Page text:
New drunk driving law closes ignition interlock loophole

Governor Scott Walker visited Mount Pleasant on Friday to sign eight public safety-related bills into law. 

One of them eliminates a loophole for repeat drunk drivers, as well as some first-offenders. 

Assembly Bill 98 requires that "any driver requiring an interlock device cannot drive a vehicle that is not equipped with the device from the time of conviction until the order expires." 

That's a change from current law, which stipulates that the device be installed at the time an offender's license is reinstated. 

Under the new policy, if a person violates the Interlock Ignition Device operating privilege restriction, the court must extend the IID operating privilege restriction by six months for each violation. 

The law was authored by State Sen. Alberta Darling (R-River Hills) and State Rep. Jim Ott (R-Mequon). 

"Our goal is not to have more people go to jail, or be incarcerated, it's to make our roads safer," Ott said. 

The Governor also signed the following bills into law this morning: 

Assembly Bill 138 – This bill allows the Department of Transportation to award grants covering the costs of advertising a safe-ride service, in addition to providing grants covering the costs of the safe ride service itself. Authored by Senator Patrick Testin (R—Stevens Point) and Representative Treig Pronschinske (R—Mondovi), the bill passed the Senate on a voice vote and was concurred in the Assembly on a voice vote. It is Act 125.

Senate Bill 202 – This bill prohibits an adult from allowing underage drinking on property the adult owns and occupies or property the adult occupies and controls. Authored by Senator Van Wanggaard (R—Racine) and Representative Andre Jacque (R—De Pere), the bill passed the Senate on a voice vote and was concurred in the Assembly on a voice vote. 

Assembly Bill 390 – This bill provides that a person's knowledge that his or her operating privilege is revoked is not an element of the offense of operating after revocation (OAR). Authored by Senator Van Wanggaard (R—Racine) and Representative Andre Jacque (R—De Pere), the bill passed the Senate on a voice vote and was concurred in the Assembly on a voice vote.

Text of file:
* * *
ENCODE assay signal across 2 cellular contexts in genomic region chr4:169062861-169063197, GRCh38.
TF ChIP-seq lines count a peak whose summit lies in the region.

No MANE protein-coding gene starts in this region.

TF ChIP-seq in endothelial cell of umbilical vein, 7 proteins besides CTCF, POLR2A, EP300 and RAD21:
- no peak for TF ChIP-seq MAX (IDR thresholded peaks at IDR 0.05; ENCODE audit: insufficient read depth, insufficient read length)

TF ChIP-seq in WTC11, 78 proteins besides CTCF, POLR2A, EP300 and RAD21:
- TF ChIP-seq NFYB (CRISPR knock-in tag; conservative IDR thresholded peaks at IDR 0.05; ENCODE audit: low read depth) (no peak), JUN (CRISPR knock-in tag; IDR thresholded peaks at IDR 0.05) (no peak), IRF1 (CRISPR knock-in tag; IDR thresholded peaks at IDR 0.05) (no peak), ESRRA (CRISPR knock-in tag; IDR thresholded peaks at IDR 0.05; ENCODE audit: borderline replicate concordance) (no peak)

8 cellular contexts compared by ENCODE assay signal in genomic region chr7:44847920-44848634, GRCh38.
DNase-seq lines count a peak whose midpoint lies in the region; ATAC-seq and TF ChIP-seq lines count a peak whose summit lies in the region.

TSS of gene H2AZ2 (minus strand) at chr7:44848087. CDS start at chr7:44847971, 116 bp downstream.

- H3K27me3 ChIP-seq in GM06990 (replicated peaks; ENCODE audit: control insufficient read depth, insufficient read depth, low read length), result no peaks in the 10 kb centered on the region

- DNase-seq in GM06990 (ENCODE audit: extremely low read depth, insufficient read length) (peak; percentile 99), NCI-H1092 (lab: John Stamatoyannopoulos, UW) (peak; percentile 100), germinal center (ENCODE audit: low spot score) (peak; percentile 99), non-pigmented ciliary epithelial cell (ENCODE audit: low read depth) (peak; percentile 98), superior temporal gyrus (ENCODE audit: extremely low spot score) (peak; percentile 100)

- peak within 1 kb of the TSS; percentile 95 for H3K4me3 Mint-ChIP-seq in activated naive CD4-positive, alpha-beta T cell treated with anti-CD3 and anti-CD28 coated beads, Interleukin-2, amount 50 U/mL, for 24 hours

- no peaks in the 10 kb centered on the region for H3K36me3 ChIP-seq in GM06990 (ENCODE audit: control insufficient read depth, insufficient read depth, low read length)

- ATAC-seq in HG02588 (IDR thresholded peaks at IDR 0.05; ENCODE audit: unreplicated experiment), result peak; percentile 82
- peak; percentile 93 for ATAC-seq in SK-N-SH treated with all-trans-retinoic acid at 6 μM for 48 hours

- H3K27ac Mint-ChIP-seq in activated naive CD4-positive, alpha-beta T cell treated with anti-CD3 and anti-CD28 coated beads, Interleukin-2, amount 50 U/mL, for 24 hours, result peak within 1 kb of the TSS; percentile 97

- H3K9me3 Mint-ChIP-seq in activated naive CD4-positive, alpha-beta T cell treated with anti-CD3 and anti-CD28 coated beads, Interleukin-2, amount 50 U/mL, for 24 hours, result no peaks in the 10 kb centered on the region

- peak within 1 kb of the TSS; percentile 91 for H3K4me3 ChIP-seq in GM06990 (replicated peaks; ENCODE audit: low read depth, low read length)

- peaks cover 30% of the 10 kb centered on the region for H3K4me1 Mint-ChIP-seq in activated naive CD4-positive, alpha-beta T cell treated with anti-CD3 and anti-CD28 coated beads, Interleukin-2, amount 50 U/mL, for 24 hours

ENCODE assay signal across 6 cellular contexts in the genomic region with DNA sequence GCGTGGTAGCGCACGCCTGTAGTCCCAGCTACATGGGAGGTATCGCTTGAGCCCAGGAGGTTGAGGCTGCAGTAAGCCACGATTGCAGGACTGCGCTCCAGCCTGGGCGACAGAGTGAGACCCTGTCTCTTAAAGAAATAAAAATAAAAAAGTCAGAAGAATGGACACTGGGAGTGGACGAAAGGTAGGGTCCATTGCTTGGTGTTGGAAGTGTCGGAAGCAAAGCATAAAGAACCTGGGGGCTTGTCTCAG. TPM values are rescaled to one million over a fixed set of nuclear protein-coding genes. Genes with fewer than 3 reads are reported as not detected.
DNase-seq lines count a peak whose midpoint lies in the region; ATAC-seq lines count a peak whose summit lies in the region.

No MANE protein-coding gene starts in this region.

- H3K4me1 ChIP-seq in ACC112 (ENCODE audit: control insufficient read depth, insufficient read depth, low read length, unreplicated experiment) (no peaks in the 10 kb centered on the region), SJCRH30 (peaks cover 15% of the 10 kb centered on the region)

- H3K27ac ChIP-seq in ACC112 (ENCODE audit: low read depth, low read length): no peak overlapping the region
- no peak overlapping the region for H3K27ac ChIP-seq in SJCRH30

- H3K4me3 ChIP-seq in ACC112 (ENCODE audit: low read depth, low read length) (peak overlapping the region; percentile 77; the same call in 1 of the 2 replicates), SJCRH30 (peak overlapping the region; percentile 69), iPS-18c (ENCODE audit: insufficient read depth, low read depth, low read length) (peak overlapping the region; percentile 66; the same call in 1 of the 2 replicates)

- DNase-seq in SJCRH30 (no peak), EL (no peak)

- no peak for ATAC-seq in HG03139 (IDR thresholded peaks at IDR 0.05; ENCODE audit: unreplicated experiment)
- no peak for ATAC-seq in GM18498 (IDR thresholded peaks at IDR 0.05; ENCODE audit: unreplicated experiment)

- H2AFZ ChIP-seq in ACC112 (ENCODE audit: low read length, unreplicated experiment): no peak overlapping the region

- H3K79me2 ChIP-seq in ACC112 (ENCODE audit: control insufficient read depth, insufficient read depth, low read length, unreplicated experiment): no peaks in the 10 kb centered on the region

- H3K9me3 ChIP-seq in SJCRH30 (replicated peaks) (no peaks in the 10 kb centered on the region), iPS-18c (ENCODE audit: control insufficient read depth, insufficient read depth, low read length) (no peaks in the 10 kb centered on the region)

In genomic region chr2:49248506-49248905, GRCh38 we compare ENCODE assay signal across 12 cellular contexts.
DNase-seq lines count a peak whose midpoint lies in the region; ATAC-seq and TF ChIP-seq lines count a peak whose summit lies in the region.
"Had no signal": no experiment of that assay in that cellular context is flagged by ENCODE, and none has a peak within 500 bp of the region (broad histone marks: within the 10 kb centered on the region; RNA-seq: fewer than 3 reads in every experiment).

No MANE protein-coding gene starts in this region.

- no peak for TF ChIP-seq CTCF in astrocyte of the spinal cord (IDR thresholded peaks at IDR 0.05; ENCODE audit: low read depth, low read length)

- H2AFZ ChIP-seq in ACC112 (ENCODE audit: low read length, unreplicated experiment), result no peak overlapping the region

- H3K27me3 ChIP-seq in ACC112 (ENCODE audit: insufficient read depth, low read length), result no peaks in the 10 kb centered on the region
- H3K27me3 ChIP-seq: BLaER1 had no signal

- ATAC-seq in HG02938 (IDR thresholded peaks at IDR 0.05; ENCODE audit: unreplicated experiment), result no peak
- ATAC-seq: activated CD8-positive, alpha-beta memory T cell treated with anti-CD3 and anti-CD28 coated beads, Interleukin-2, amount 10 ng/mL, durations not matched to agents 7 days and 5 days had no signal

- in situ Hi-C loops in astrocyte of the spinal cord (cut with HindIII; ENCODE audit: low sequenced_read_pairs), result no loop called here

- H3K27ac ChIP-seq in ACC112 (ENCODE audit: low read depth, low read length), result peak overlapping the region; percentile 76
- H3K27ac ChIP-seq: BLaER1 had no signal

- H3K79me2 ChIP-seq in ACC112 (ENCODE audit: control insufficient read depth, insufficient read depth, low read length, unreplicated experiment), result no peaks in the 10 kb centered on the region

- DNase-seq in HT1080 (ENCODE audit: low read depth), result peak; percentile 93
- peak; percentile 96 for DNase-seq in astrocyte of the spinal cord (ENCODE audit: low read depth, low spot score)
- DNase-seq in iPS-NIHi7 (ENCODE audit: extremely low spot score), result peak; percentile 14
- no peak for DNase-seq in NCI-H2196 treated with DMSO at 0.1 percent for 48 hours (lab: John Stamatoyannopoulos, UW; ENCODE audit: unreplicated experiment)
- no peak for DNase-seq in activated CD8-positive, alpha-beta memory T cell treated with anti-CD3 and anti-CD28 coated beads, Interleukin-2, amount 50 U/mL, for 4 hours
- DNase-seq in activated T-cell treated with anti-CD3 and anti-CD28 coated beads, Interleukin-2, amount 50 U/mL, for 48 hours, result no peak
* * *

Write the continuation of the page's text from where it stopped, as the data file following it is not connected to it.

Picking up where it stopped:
Senate Bill 396 - This bill adds a separate penalty for patronizing a child prostitute under the age of 18.  Under the bill, the penalty for patronizing a child is a Class G felony, which carries a maximum sentence of 10 years and/or a fine of $25,000. Authored by Senator Devin LeMahieu (R—Oostburg) and Representative Joel Kleefisch (R—Oconomowoc), the bill passed the Senate on a voice vote and was concurred in the Assembly on a voice vote.

Senate Bill 300 - The bill makes it a crime for individuals to solicit sexually explicit material from underaged individuals. If an individual solicits sexually explicit material and believes the person is under 18, the individual is generally guilty of a Class I felony, which carries a penalty of 3.5 years imprisonment and/or a fine up to $10,000. Authored by Senator Van Wanggaard (R—Racine) and Representative Andre Jacque (R—De Pere), the bill passed the Senate on a voice vote and was concurred in the Assembly on a voice vote.

Senate Bill 253 – This bill clarifies that it is immoral conduct for a department-licensed individual to assist a school employee, contractor or agent to obtain a new job in a school or school district if the licensed individual knows or has reasonable suspicion to believe the job seeker committed a sex offense against a student or a minor. Authored by Senator Luther Olsen (R—Ripon) and Representative Cindi Duchow (R—Town of Delafield), the bill passed the Senate on a voice vote and was concurred in the Assembly on a voice vote. 

Senate Bill 308 - The bill increases the penalty for patronizing a prostitute to a Class I felony for persons convicted of a third or subsequent violation. A Class I felony has a maximum sentence of three years and six months, a fine up to $10,000 or both. Authored by Senator Dan Feyen (R—Fond du Lac) and Representative Joel Kleefisch (R—Oconomowoc), the bill passed the Senate on a voice vote and was concurred in the Assembly on a voice vote. 

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